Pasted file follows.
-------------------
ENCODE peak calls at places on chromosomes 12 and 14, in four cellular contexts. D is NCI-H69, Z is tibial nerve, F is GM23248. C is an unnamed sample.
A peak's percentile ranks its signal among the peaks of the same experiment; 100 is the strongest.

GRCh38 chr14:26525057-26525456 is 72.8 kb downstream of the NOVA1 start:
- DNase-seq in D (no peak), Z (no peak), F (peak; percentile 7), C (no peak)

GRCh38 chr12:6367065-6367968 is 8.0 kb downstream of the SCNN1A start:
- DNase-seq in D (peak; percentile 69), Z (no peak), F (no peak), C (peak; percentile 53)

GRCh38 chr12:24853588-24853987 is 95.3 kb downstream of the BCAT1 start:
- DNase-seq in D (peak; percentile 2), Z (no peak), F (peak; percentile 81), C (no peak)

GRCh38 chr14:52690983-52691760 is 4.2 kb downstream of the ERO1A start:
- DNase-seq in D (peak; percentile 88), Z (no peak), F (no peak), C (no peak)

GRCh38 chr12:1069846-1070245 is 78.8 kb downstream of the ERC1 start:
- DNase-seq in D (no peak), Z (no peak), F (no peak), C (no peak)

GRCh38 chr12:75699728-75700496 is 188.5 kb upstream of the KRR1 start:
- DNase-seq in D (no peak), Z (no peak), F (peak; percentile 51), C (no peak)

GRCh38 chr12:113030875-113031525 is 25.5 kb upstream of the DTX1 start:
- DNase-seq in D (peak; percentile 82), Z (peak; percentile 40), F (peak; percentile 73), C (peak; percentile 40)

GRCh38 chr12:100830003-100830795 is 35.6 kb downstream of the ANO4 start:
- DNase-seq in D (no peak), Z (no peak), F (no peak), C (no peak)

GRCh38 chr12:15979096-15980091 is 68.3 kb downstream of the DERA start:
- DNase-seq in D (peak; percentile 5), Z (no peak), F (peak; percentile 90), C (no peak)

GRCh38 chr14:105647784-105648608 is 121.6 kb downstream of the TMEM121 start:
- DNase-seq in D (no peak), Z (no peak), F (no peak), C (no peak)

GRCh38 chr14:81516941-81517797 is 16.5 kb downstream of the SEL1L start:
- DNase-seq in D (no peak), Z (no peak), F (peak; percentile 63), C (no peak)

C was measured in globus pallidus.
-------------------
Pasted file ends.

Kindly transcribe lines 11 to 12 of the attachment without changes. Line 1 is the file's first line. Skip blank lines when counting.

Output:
GRCh38 chr12:1069846-1070245 is 78.8 kb downstream of the ERC1 start:
- DNase-seq in D (no peak), Z (no peak), F (no peak), C (no peak)